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Lin He, William J. Donnelly, III, Scott B. Stevenson, Adrian Glasser; Saccadic lens instability increases with accommodative stimulus in presbyopes. Journal of Vision 2010;10(4):14. doi: 10.1167/10.4.14.
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© ARVO (1962-2015); The Authors (2016-present)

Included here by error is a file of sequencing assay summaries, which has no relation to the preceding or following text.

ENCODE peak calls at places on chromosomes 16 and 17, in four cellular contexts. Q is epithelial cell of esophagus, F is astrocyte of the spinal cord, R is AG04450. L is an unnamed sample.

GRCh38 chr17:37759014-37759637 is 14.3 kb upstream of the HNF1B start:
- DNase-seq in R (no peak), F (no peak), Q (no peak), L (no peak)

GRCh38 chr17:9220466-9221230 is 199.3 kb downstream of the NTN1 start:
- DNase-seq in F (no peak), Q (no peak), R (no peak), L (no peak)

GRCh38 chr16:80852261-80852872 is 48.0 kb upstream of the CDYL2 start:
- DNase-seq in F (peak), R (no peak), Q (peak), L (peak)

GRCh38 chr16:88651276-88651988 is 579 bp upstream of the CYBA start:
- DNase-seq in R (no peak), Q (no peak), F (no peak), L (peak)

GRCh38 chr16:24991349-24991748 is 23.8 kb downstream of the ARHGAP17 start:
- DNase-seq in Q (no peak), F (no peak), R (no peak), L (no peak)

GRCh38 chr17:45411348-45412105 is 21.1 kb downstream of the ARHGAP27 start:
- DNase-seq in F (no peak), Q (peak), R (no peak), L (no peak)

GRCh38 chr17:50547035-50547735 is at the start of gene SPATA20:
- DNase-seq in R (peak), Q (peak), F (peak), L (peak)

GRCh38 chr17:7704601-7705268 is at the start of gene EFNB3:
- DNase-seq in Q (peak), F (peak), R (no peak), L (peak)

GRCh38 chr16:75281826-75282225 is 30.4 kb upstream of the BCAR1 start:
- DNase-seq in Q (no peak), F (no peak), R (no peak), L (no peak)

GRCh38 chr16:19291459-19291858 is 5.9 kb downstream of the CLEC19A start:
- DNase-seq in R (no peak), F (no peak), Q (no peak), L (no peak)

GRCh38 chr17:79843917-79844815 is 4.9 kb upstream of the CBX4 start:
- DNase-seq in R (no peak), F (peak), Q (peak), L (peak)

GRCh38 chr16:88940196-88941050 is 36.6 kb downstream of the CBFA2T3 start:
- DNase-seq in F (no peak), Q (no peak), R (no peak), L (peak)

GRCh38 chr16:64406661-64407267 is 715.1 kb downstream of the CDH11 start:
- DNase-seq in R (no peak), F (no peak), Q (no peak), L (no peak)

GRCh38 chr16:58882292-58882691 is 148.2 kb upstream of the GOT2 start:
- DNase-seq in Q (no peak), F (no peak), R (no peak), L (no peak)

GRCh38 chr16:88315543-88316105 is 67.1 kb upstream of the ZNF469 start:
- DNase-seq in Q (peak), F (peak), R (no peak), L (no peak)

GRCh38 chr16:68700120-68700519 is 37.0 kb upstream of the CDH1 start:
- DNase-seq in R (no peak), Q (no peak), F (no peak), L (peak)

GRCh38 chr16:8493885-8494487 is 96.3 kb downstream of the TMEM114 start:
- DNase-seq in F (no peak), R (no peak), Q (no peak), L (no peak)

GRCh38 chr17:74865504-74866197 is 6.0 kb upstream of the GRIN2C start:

An SRI dual Purkinje image (dPi) eye tracker was used to measure lens wobble following saccades with increasing accommodative effort as an indirect measure of ciliary muscle function in presbyopes. Ten presbyopic subjects executed 32 four-degree saccades at 1-s intervals between targets arranged in a cross on illuminated cards at each of 9 viewing distances ranging from 0.5- to 8-D accommodative demands. Post-saccadic lens wobble artifacts were extracted by subtraction of P1 (H 1/V 1) position signals from P4 signals ( θ H/ θ V), both of which were sampled by the eye tracker at 100 Hz. A ray tracing eye model was also employed to model the fourth Purkinje image shifts for a range of lens translations and tilts. Combining all saccades from all subjects showed a significant positive relationship between lens wobble artifact amplitude and accommodative demand. Eye model simulations indicated that artifacts of the amplitude measured could arise from either lens tilts (in the range of 2–4 degrees) or lens translations (in the range of 0.1 to 0.2 mm). Saccadic lens wobble artifacts increase with accommodative effort in presbyopes, indicating preserved ciliary muscle function and greater relaxation of zonular tension with accommodative effort. Variation across subjects may reflect differences in accommodative effort, ciliary muscle function for a given effort, and/or in intraocular anatomy.
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